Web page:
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The Healthy Edge

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HEART MYTHS Five pervasive half-truths, and the reality behind them BY LISA TURNER

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E

verything you thought you knew about heart disease? It may be wrong. The latest research is

disproving some of our long-held beliefs about what causes cardiovascular disease—and you might be surprised at what we’ve learned over the last decade. Here, five long-standing myths and the real truth behind each one. MYTH: Reducing homocysteine levels can protect against heart disease.

Truth: The connection isn’t nearly as clear as we once thought. In the late 1960s, Harvard researcher Kilmer McCully reported that inflammation was the primary cause of atherosclerosis, a disease of the arteries marked by the formation of plaques, and that elevated homocysteine was the cause of this inflammation in at least 40 percent of cases. Other studies had also identified homocysteine as a strong predictor of cardiovascular disease, and claimed that treating homocysteine with a combination of folate, vitamin B6, and vitamin B12 could reduce the risk of heart attack and stroke. But recent research appears to contradict these earlier findings. One large study of 116,000 people—all of whom had a genetic condition that caused a 20 percent rise in homocysteine levels—found that none of them were at increased risk of heart disease. And over the past 10 years, a number of studies have found that reducing homocysteine did not reduce risk of cardiovascular disease—so, while elevated homocysteine may mean you’re at higher risk, lowering it won’t protect you. What you can do: Because the jury’s still out—and because the treatment protocol is safe, easy, and inexpensive—some doctors recommend supplemental B6, B12, and folic acid. If you go this route, choose folate (the natural form) instead of synthetic folic acid, and if your homocysteine levels are elevated, realize that’s only one predictor of heart disease risk.

MYTH: Heart disease is a guy thing. Truth: It’s the leading cause of death in women over age 65, and kills five times as many women as breast cancer. Postmenopausal women are thought to be at higher risk for heart disease, partly because heart-protective estrogen levels decline

and partly because other risk factors, such as weight gain and high blood pressure, become more prevalent. But there is some evidence that younger women are at an even greater risk. While overall mortality rates from heart disease have declined, some studies suggest that the disease is increasing among women age 29–45. One reason: risk factors such as high blood pressure, diabetes, and obesity are affecting women at a younger age. Younger women are generally more stressed, a significant risk factor. And while smoking has declined among older women, young women still smoke. What you can do: Start now to protect your heart. Get your blood pressure checked, stop smoking, get active, and eat a heart-healthy diet. And consider supplements for an added boost. Some to try: ❥ OMEGA-3 FATTY ACIDS have been shown to decrease risk of arrhythmias (abnormal heartbeats), lower triglyceride levels, inhibit arterial plaque formation, and reduce blood pressure. ❥ TURMERIC has been shown to reduce inflammation, which is a risk factor for heart attack and stroke. ❥ VITAMIN D may help reduce inflammation and prevent thickening and hardening of the arterial walls. ❥ RESVERATROL, an antioxidant compound found in red wine, protects the lining of the arteries and reduces oxidative stress. ❥ HAWTHORN: Research shows it supports stronger oxygenation and flow and contains flavonoids that help support cell wall integrity and combat free radicals. It keeps blood pressure in the normal range. And if there is any weakness of the heart, it helps to strengthen the heart.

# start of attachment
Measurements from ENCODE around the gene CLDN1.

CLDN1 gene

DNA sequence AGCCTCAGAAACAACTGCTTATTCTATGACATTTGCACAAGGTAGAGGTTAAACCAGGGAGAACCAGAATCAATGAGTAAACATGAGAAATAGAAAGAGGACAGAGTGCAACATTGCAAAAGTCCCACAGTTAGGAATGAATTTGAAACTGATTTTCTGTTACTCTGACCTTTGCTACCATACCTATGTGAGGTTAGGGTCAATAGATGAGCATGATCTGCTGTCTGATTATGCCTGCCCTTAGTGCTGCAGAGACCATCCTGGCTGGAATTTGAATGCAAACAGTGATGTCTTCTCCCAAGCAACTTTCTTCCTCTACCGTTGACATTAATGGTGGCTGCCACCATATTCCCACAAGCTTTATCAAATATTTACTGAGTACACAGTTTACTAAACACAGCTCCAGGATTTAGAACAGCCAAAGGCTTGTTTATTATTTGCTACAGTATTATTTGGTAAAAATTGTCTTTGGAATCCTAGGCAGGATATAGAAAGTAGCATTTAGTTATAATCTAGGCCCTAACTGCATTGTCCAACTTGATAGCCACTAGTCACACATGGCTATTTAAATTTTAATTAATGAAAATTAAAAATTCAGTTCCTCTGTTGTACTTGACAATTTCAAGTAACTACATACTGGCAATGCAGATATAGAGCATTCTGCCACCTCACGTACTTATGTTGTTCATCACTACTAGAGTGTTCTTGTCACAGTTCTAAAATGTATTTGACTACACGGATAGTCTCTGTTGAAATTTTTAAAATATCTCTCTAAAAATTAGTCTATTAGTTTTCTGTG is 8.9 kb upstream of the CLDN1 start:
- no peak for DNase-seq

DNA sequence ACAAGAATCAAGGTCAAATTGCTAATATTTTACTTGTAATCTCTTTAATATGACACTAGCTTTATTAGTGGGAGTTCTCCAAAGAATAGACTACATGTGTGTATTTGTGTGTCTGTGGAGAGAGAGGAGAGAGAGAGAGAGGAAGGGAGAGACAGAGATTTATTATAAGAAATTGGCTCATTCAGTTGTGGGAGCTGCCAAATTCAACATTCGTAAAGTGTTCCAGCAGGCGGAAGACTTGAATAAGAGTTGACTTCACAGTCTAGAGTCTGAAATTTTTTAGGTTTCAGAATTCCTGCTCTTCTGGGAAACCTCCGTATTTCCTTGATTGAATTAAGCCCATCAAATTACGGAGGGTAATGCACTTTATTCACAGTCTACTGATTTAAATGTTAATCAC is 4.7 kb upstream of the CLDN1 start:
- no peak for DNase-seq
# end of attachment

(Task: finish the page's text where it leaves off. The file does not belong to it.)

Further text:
MYTH: Regular, vigorous exercise will prevent heart attacks. Truth: While earlier studies suggested that lengthy, high-intensity workouts several times a week were necessary for heart health, more recent studies show that 30 minutes of moderate exercise, 5–7 days per week, can improve heart health. What’s more, the effects are cumulative; repeated, shorter bouts of activity, such as a 10-minute swim or carrying moderately heavy boxes up and down stairs, all count toward that 30-minutes-perday measure. Other studies show that high-intensity interval training (HIIT)— concentrated, intense bursts of energy followed by short periods of recovery—is superior to continuous endurance training for reducing heart disease risk. What you can do: If you don’t exercise, start—but start small. Choose an exercise that you can easily do for 15 minutes at a time, and work your way up to 30 minutes a day. Finding a workout that you love ensures that you’ll stick with it,. Some ideas: swimming, hiking, dance, and bicycling. And if you need a little help, try pain-reducing supplements such as arnica, MSM, and glucosamine and chondroitin.

MYTH: Saturated fat causes heart disease. Truth: This relationship is more complicated than we thought. The link between saturated fat and cardiovascular disease was first noted in the 1950s, when Ancel Keys launched the Seven Countries Study. His reported findings—that saturated fat increases cholesterol and thus causes heart disease—were the cornerstone for dietary recommendations for the next four decades. However, researchers and nutritionists have pointed out flaws in the original research, and newer studies have found that the link between saturated fat and cardiovascular disease is confusing at best. A 2010 study in the American Journal of Clinical Nutrition found that there wasn’t enough proof to link saturated fat to either heart disease or stroke. In 2014, the Annals of Internal Medicine published a meta-analysis of 80 studies covering 500,00 people showing that those who The Healthy Edge